This is my greatest apprehension regarding this Christian classic. It’s not that it doesn’t encourage readers to go deeper in their faith in Christ, but it has a tendency to make a millstone out of this path to a deeper life in God.

To be entirely transparent, I’m unclear how most people can read My Utmost for His Highest and not despair at their inability to pull off the many solutions Chambers requires to counter the average Christian’s myriad failings. One day tells of what you are doing wrong, only to be followed by the next day telling something else you are doing wrong, and on and on. How this proves helpful to Christian growth is lost on me. What I come away with instead is a large burden that is my terribly practiced Christian life, which I appear to be performing atrociously despite God’s grace.

If anything, I see the striving that results at the heart of American Christianity. Do better. Work harder. Fix, fix, fix.

But where is the freedom of the Gospel in this? Where is the rest, in that a Christian can lay down all the striving, all the self-made righteousness and perpetual examination, and know that Jesus said on our behalfs, “It is finished”?


I’m always willing to consider that perhaps I’m not reading My Utmost for His Highest correctly. Still, I cannot escape that it feels like just another set of Christian rules and suggestions that I will inevitably fail to do perfectly. Beginning each day that way—well, I’m not sure how encouraging that is.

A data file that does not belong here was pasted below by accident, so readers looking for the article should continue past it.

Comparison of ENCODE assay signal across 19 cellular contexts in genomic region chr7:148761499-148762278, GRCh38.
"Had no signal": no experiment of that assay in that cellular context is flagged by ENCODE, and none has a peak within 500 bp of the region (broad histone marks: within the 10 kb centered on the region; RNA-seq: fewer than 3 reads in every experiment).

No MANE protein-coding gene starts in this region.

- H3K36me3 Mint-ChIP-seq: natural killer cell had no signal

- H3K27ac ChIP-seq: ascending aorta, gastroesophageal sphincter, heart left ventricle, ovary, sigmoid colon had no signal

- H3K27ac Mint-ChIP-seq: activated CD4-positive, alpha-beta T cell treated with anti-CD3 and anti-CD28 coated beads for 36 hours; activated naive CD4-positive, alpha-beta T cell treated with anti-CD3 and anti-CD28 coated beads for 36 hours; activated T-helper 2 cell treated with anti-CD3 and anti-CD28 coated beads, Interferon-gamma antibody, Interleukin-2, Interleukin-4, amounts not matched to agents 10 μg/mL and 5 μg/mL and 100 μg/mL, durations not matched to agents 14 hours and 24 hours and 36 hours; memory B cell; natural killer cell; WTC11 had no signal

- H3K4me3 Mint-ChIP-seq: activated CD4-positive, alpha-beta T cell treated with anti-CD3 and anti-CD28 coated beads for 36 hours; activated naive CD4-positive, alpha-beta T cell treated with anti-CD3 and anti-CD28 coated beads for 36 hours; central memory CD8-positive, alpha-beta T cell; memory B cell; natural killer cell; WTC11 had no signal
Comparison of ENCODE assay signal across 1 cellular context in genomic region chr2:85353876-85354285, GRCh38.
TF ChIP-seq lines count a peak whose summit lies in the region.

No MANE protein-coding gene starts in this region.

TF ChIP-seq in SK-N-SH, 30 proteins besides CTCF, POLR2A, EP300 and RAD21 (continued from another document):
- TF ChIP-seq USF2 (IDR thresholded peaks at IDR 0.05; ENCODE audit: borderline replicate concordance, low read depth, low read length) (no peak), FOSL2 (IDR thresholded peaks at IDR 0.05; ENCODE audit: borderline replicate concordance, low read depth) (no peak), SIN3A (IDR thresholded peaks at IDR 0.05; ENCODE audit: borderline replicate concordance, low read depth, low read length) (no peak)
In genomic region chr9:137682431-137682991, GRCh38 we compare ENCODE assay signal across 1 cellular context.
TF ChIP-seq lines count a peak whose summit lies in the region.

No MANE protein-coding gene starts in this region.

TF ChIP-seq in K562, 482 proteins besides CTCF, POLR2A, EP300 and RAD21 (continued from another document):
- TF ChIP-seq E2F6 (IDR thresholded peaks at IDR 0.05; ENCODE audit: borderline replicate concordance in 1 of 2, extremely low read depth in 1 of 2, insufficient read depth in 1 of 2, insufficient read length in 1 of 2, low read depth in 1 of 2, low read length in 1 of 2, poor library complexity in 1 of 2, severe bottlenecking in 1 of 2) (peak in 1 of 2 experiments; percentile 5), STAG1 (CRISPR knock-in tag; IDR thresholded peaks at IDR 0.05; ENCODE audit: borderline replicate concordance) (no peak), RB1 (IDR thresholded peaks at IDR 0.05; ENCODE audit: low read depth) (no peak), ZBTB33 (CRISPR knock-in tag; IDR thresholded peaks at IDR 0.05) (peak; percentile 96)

If you have differing thoughts, please comment below.

Is “Missional” Sending People to Hell?


American Church leaders love buzzwords. Toss a buzzword around long enough and you seem smarter, more with it. “He uses that word a lot. He must be an expert.”

Past buzzwords of note include these “winners”:




Best of breed


Organic growth

Long tail

For the past five years or so, the American Church has fallen over itself to let potential local church members and disaffected believers looking for an “active” church know that it groks its mission to the world. The answer it offers is missional.

The word missional came from the title of a 1998 book assembled under the auspices of the World Council of Churches that sought to rediscover the true mission of the Church in the 21st century. It outlined de-emphasizing the Church as an institution and instead concentrating local church purposes on the “gospel mission,” doing the things the Bible depicts the Church doing in Acts.

All that sounds great—well, except for the World Council of Churches’ involvement.

Cerulean Sanctum exists to help Christians consider what it means to be New Testament believers living in 21st century America. When someone mentions the Book of Acts, my ears prick up. Missional appears to align perfectly with this blog’s intent.

But as I’ve watched churches scamper to redo their mission statements to include the word missional, even as church after church rejiggers its advertising to ensure people know it’s missional, I get a bad feeling about this swing to focusing on mission.

Missional church?Serving the poor is great. Healing the sick is a beautiful calling. Living simply is a must. Putting the mission of Jesus central in all we do is wonderful.

Or is it?

The problem  with the massive move to missional in the Church is that Christians ARE doing a much better job of putting the gospel activities of the Church central. More and more churches are effective at being less institutional and more missional.

So how is that a problem?

Making the activities of Christian mission central is subtly distinct from making Christ Himself central.

In the midst of all this missional hubbub, I wonder if we have forgotten Jesus.

A couple weeks ago, a friend mentioned that he was seeing a massive shift in the local church ecosystem. Large churches known for their programs were banding together to be more aggressive in missional practice, uniting under the banner of a missional program known as 3DM.